Using the S3P API to copy 1.3M of 5M of AWS S3 keys

This week we had to exfil some data out of a bucket with 5M+ of keys. After doing some calculations and testing with a Bash script that used AWS CLI, we went a more performant route and used S3P and a small Node.js script. S3P claims to be 5-50 times faster than AWS CLI 😊.

Big shout out to Kunal, Vincent and Ionut for participating on the project.

Input file

Our input file is a simple text file that contains all case IDs that should be copied. Fortunately, all the data of a case is stored under an S3 key that begins with its case ID: {Case ID}/{Entity}/{Entity Key}. The file looks like this:


It contains 411K+ of case IDs.


In order for us to copy (or sync) the data, we need to inspect every key in our source bucket. Here is where S3P shines: it has a fancy listing algorithm that uses massive parallel workers to retrieve pages with keys.

We'll inspect every key of the bucket to see if it starts with a case id that is in the file. S3P will do the rest: balance list and copy actions.


Let's turn the file into a Set and use it as a filter on every key:

import fs from "fs"
import s3p from "s3p"

const { cp, sync } = s3p

let dataFilePath = "./keys.txt"

let sourceBucket = `{source-bucket}`
let destinationBucket = `{destination-bucket}`

let operation = sync // or cp
let destinationPrefix = "cases/"

let keys = new Set(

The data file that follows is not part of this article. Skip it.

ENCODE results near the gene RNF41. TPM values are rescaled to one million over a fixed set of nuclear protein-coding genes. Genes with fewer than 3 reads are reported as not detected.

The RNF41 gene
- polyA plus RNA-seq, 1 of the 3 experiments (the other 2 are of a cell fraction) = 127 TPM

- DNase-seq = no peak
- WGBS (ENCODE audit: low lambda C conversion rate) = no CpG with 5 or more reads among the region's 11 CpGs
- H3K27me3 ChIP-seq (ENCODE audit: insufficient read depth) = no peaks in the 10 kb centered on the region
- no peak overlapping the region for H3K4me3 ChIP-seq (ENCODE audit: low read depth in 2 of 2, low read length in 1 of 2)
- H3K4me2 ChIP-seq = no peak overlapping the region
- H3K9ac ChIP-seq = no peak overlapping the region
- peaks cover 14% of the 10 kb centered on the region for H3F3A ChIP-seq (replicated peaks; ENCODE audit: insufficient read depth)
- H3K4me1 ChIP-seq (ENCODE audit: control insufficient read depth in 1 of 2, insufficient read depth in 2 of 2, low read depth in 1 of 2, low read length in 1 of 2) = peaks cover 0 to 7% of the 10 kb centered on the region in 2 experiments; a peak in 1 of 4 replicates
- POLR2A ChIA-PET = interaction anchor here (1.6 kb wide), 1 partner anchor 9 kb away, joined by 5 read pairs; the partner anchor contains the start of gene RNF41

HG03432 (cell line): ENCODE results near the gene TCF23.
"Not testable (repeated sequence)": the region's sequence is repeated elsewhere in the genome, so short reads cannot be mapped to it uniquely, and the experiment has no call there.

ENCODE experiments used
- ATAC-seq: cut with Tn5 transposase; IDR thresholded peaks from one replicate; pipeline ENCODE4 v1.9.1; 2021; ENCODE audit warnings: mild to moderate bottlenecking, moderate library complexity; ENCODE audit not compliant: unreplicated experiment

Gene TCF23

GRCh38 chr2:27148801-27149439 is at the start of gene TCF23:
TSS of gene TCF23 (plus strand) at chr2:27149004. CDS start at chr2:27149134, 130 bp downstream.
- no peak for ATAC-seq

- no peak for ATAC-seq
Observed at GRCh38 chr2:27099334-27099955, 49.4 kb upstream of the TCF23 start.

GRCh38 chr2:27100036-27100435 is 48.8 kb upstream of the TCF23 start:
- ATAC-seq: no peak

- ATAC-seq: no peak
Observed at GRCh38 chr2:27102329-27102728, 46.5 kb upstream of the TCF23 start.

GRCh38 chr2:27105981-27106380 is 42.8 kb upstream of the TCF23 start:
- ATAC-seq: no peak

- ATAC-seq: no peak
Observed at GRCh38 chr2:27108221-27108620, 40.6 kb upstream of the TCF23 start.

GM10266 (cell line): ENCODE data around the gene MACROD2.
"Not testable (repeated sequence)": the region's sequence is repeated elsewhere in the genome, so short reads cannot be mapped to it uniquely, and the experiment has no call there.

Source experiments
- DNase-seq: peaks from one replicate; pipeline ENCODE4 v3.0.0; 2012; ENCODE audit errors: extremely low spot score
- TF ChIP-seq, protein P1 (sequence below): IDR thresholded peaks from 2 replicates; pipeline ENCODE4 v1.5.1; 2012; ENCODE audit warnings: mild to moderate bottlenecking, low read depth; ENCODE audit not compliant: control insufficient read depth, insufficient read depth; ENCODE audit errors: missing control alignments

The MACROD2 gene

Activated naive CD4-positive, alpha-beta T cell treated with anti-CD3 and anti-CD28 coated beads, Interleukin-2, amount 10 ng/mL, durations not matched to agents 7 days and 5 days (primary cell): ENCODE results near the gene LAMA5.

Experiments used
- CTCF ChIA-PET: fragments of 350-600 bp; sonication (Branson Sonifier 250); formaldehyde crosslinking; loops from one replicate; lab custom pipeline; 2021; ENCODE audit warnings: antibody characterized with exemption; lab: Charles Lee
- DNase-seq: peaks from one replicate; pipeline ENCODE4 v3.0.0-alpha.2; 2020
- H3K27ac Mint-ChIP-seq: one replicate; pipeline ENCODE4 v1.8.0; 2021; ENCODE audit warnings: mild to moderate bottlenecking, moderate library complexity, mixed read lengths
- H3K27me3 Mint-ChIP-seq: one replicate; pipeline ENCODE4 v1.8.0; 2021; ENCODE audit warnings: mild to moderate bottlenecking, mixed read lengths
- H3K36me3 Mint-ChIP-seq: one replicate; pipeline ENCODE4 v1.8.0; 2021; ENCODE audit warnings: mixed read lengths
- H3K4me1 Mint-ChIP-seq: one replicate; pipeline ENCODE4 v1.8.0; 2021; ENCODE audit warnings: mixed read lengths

.map(x => x.trim())
    .filter(x => x != "")

  bucket: sourceBucket,
  toBucket: destinationBucket,
  addPrefix: destinationPrefix,
  filter: ({ Key }) => {
    let k = Key.split("/")[0]
    return keys.has(k)

I love that S3P can be used as a CLI tool (by running npx s3p) and as an API. When using the API, you can use a filter that is a bit more complex, as shown here.

How to run it?

Unfortunately, I haven't found a way to directly run this script using node index.mjs, because it has a dependency — so you'll need to create a small Node.js application. Fortunately, it is pretty easy to do: first you create a new directory and save the code to an index.mjs file. Next, you'll need to create a file named package.json and paste the following in there:

  "type": "module",
  "scripts": {
    "start": "node index.mjs"
  "dependencies": {
    "s3p": "latest"

Now you can execute the script like this:

# only need to run this once to install s3p
$ npm install
# start the script:
$ npm start

Easy peasy 🤓.


I like the fact that S3P helps you to understand what it can do. It ships a nice bit of help documentation with the CLI:

$ npx s3p cp --help

It shows:

Screenshot of the npx s3p cp --help command showing help documentation.
Screenshot of the npx s3p cp --help command. If you scroll down, they even provide you a nice list of examples.

The CLI can even help you write your code:

$ npx s3p cp --bucket bucket-a --to-bucket bucket-b --add-prefix cases/ --api-example 
   bucket: "bucket-a",  
   toBucket: "bucket-b",
   addPrefix: "cases/"  
// > Promise

That's service!


On my local machine and home Wi-Fi, I got a listing performance of 5-16K keys per second. This performance can be further increased by running the script from an EC2 machine. I think the number of copies influences the speed -- if I need to copy less keys, my avg. items/second increases greatly.

The S3P API will echo its status every second to your screen, so it is easy to track what it is doing:

VSCode Terminal screen with s3p copy output showing a per second overview of the copy progress.
Screenshot of s3p output. The number of list workers are throttled to speed up copying.


  • 2022-05-23: Added the transfer speed improvement hypothesis to the Performance section after running the script for a big bucket (5M+) with only 3K matches. The list performance went from 5K items p/s to 15K 😱.